Land Reborn:
A History of Administration and Visitor Use in Glacier Bay National Park and Preserve
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My involvement in this project began in August 1991 when Regional Historian Kate Lidfors met with Sociologist Darryll Johnson of the Cooperative Park Studies Unit, Professor John Findlay and me at the University of Washington. I am indebted to all three of them for arranging the project to coincide with my graduate studies. Kate's quick sketch of Glacier Bay National Park and Preserve's past and present management issues indicated that this would be an absorbing project, and I was not disappointed. Darryll's explanation of the National Park Service's accommodation to subsistence use of parklands in Alaska sparked an interest that flared into a full-blown study for my dissertation, and I have benefitted greatly from all our subsequent discussions on the subject. John persuaded me that a national park administrative history could and should be thesis-driven, and gave the report two critical readings.

In the two years since that meeting I have been helped by many other people. Former Regional Historian William E. Brown and former Superintendent Michael Tollefson took time to share their perspectives with me at an early stage in the project. Former Superintendent Robert E. Howe, Superintendent Marvin Jensen, Chief Naturalist Bruce Paige, Management Assistant Kevin Apgar, former Park Biologist Gregory P. Streveler, former Resource Specialist Gary M. Vequist, Hoonah Mayor Al Dick, and Tribal Elder Amy Marvin and her daughter Mary Rudolph all granted me interviews. Marv, Bruce, and Kevin also provided helpful comments on the draft report. I received assistance from many librarians and archivists, and special thanks are due to Doris Howe at the national park, Bruce Parham at the National Archives in Anchorage, and Richard Boyden at the National Archives in San Bruno, California. I thank Professor Richard White for reading somewhat different versions of the four chapters involving NPS relations with the Tlingits. I thank Connie Westcott for producing the maps. In the NPS Alaska Regional Office, Regional Historian Sandra Faulkner, Frank Norris, and Tim Cochrane critically reviewed the report, as did Chief Historian Edwin C. Bearss and Bureau Historian Barry Mackintosh. To all of these NPS reviewers I owe thanks for kindly steering me away from many misstatements while commendably allowing me wide latitude to express my own opinions. In addition, Frank undertook the sizable task of collecting photographs and formatting the final document for printing. Lewis Sharman, Mary Beth Moss, Bob Howe, and Chuck Janda helped Frank with the photo collection. Finally, I thank my wife Kristi for cheerfully covering the home front during three invigorating trips to Alaska, and my sons Wally, Ben, and Eli for letting their dad hog the computer.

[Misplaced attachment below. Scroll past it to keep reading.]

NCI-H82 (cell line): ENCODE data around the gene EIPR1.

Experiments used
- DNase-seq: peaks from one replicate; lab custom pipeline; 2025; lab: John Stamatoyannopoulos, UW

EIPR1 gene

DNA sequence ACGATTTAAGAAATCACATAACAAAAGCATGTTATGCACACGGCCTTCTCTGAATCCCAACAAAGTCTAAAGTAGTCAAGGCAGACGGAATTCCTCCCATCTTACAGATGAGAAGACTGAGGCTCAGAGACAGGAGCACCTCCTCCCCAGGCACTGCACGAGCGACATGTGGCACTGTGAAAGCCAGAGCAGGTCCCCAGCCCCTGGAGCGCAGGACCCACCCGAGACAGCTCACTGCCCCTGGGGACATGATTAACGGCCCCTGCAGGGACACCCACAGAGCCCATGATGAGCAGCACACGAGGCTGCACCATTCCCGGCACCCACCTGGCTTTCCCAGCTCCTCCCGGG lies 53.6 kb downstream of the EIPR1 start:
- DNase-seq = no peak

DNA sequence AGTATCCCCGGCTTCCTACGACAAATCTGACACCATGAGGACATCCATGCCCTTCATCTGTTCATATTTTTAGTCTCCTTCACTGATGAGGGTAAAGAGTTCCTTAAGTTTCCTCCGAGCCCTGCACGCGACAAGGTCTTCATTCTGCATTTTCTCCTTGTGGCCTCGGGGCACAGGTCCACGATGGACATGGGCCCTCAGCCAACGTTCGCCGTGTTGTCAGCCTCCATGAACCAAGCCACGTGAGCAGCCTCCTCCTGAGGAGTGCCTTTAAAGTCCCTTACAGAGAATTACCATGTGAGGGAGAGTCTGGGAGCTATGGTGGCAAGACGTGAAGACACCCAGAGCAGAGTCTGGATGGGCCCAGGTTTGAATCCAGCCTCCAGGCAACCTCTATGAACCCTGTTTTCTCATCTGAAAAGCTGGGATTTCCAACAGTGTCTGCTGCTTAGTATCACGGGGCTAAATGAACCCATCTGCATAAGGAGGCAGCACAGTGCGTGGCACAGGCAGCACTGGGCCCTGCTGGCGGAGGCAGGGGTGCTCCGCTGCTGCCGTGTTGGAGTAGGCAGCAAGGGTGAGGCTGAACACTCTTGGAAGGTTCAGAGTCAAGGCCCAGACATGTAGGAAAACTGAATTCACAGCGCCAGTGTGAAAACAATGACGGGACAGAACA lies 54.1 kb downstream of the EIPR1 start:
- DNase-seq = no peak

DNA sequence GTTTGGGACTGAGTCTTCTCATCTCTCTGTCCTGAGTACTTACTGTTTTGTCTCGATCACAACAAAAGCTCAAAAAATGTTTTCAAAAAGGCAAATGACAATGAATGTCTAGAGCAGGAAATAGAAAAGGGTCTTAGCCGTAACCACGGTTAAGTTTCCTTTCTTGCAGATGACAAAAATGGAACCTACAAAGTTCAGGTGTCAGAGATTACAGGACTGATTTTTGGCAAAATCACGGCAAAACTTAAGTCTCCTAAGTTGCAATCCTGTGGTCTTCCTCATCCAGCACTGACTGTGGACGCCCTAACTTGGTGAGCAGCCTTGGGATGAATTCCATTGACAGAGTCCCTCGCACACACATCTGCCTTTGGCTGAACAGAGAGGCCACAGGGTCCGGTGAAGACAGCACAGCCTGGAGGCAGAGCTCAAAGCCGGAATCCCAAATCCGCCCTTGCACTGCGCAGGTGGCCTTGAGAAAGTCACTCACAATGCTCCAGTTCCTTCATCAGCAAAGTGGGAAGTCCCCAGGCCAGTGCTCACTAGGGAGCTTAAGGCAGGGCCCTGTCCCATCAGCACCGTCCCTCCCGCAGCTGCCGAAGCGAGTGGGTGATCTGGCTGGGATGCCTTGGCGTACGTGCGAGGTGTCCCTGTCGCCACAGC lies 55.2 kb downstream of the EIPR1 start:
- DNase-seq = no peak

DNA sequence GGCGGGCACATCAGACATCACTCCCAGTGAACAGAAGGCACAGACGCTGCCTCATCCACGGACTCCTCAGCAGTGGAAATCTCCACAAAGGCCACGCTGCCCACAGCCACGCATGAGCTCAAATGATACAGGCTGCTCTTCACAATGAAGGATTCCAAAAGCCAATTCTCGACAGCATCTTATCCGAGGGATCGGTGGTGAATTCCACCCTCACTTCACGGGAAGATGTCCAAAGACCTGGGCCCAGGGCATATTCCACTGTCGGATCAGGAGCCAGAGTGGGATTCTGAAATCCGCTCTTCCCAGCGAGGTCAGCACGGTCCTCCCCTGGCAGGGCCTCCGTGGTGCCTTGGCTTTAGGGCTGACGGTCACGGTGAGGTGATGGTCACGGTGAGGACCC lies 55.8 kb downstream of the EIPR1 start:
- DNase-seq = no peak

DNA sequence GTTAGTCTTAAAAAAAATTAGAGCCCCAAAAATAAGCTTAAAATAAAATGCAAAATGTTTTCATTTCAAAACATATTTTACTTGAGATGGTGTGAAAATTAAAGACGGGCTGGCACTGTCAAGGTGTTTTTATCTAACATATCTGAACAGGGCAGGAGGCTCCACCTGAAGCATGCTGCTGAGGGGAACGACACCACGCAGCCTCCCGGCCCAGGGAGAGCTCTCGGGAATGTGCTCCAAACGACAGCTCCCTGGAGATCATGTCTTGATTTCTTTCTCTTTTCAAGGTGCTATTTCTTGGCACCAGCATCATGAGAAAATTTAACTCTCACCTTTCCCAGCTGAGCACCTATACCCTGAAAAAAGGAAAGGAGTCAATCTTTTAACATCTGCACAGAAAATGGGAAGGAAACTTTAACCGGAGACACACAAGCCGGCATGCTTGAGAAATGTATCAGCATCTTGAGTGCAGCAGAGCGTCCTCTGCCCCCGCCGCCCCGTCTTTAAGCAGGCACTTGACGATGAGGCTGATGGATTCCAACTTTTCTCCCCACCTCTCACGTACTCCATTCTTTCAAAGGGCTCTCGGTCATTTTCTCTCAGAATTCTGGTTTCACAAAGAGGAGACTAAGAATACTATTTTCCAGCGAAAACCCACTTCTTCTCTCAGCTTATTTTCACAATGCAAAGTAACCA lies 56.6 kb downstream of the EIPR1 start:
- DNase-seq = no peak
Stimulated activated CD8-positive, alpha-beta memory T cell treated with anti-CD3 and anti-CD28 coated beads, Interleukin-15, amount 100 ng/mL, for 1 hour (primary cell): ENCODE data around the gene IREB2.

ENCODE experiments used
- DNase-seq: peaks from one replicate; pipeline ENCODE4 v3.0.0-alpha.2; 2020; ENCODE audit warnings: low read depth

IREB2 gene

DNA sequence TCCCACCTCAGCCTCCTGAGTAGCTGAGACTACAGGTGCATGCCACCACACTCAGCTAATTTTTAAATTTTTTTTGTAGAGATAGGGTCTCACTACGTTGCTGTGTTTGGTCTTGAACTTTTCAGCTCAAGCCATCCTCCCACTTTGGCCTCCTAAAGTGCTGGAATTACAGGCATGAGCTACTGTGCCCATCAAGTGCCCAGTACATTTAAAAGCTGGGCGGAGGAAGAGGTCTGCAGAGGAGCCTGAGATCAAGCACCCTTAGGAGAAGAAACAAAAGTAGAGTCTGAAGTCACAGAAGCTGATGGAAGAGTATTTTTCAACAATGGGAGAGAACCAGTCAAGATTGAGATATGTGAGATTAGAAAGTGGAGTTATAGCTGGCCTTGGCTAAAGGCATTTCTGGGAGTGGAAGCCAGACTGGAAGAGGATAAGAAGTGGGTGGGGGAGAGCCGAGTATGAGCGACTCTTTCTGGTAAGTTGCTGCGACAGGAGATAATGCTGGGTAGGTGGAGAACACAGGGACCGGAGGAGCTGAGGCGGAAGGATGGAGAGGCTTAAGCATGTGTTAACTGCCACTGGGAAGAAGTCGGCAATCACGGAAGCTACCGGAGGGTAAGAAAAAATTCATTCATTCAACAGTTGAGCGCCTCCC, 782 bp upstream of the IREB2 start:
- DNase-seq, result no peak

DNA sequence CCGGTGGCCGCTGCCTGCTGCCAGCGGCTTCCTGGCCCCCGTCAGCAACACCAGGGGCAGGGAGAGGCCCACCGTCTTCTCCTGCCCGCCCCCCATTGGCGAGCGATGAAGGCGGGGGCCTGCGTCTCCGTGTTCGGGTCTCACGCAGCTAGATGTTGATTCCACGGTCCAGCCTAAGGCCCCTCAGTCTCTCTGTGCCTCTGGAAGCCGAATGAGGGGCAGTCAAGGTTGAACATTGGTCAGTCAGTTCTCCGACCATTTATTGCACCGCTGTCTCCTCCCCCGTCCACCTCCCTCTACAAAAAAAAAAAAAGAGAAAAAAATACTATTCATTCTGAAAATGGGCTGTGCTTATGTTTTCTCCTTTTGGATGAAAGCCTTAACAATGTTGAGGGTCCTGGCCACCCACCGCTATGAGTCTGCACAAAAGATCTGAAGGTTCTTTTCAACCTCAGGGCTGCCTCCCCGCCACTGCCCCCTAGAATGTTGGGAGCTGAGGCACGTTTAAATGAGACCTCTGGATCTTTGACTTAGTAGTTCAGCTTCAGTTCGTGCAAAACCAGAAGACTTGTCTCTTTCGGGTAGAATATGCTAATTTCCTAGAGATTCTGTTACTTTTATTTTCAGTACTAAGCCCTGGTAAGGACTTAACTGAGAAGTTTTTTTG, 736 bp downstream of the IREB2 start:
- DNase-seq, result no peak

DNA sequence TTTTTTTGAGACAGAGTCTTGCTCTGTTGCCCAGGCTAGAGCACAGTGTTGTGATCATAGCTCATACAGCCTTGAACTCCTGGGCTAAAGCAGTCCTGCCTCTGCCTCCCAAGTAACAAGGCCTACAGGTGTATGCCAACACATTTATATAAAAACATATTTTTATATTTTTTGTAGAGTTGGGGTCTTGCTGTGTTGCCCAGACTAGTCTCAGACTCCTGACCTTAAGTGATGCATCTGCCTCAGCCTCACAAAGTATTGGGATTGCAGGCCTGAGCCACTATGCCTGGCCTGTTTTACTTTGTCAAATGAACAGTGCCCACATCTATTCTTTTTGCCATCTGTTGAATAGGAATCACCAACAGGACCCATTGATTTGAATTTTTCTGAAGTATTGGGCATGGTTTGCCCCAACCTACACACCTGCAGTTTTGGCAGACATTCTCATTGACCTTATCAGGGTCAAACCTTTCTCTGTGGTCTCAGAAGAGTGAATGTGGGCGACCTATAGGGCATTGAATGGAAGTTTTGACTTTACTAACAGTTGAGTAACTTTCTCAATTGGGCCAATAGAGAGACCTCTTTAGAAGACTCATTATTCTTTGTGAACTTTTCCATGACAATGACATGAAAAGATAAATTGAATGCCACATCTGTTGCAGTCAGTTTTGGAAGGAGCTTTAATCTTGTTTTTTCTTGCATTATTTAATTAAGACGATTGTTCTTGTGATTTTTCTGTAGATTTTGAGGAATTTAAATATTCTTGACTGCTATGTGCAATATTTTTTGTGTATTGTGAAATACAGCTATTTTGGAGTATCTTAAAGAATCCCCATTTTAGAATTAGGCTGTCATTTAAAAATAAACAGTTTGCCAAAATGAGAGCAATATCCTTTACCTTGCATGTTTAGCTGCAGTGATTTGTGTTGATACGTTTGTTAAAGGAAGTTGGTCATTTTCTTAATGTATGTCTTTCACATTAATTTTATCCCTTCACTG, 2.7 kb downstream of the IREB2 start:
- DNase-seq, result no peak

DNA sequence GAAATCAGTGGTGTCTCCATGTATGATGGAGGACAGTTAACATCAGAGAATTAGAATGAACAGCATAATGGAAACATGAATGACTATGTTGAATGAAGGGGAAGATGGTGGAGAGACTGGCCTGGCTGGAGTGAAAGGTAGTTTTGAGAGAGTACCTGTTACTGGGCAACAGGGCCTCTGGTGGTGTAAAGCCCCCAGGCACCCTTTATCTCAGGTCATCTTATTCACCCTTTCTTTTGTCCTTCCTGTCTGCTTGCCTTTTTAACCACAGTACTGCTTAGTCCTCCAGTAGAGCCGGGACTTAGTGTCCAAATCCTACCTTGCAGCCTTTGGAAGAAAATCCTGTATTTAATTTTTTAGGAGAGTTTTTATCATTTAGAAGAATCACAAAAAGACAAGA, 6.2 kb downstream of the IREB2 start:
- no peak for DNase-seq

Theodore Catton
Seattle, Washington
December 1993

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Last Updated: 24-Sep-2000